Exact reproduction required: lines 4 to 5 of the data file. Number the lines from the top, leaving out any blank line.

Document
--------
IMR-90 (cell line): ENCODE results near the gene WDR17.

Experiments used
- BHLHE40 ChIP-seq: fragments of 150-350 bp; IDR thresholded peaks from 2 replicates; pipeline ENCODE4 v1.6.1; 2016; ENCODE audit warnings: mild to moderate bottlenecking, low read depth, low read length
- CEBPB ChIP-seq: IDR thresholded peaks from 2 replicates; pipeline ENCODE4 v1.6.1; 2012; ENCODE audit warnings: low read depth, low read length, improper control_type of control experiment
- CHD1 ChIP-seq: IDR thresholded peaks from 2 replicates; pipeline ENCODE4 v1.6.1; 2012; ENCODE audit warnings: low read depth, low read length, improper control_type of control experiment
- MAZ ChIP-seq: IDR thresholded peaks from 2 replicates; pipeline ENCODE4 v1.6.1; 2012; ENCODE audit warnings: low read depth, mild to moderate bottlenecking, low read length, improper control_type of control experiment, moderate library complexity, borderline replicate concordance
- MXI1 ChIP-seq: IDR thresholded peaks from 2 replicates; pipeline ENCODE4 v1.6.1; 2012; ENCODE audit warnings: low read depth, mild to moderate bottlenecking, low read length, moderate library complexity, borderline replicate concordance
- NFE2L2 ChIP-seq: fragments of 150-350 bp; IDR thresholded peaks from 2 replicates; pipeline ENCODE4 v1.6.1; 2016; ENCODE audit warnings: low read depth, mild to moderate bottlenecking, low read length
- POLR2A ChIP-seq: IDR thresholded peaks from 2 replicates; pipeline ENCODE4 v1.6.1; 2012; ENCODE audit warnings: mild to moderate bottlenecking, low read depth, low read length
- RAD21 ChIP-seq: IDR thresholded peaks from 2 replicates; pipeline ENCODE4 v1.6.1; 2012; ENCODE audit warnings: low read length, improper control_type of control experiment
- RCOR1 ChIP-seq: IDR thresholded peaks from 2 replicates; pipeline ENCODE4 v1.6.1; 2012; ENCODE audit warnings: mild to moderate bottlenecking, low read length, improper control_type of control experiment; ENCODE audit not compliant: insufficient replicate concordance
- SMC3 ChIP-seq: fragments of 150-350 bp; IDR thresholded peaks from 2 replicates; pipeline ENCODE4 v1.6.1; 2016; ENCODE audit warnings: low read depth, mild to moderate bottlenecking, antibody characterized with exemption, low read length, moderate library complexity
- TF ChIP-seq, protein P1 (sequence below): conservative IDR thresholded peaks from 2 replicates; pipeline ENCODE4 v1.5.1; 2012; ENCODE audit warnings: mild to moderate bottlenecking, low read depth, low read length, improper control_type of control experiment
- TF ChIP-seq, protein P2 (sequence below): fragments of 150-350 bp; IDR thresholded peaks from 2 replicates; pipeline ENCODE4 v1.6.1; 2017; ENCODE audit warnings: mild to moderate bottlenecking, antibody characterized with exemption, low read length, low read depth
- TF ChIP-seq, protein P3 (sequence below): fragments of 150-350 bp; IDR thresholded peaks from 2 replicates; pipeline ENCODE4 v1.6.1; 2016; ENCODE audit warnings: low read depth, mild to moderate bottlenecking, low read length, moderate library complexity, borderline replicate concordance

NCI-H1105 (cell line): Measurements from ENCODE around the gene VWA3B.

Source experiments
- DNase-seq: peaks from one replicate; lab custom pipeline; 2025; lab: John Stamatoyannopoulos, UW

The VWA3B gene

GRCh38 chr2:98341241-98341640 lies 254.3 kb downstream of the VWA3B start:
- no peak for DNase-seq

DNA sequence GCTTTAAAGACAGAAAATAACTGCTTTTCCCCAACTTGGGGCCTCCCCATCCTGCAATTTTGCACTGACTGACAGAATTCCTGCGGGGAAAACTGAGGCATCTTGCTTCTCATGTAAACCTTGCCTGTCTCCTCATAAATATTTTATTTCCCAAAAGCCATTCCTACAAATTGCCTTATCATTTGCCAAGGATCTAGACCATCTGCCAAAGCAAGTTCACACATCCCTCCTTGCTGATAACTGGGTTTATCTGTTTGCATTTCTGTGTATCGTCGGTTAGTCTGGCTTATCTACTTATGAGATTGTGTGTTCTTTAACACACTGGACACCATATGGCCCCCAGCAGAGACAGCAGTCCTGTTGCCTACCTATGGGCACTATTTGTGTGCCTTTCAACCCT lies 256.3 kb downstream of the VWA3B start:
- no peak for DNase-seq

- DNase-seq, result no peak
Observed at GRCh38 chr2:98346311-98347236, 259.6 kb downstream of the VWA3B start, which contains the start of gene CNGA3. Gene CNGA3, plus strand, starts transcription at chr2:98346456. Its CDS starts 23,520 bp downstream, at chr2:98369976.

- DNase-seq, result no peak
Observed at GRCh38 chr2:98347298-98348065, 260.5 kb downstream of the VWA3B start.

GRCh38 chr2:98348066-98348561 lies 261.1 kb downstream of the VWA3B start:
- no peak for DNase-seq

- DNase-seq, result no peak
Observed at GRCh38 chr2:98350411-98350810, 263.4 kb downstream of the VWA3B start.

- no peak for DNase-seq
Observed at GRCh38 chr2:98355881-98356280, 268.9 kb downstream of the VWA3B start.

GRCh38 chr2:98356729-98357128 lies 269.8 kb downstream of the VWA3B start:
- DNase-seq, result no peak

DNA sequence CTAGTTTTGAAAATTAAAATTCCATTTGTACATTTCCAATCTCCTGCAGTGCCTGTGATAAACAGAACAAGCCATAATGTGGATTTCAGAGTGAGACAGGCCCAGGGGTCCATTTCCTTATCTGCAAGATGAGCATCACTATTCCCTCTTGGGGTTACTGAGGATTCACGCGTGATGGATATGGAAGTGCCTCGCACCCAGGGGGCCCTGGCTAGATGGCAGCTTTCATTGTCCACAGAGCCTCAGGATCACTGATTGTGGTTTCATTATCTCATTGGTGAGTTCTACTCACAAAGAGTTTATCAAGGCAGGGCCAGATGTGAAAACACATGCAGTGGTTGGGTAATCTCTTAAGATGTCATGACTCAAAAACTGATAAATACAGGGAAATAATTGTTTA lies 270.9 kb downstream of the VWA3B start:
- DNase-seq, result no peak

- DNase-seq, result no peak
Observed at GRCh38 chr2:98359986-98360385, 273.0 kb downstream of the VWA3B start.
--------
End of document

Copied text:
- CEBPB ChIP-seq: IDR thresholded peaks from 2 replicates; pipeline ENCODE4 v1.6.1; 2012; ENCODE audit warnings: low read depth, low read length, improper control_type of control experiment
- CHD1 ChIP-seq: IDR thresholded peaks from 2 replicates; pipeline ENCODE4 v1.6.1; 2012; ENCODE audit warnings: low read depth, low read length, improper control_type of control experiment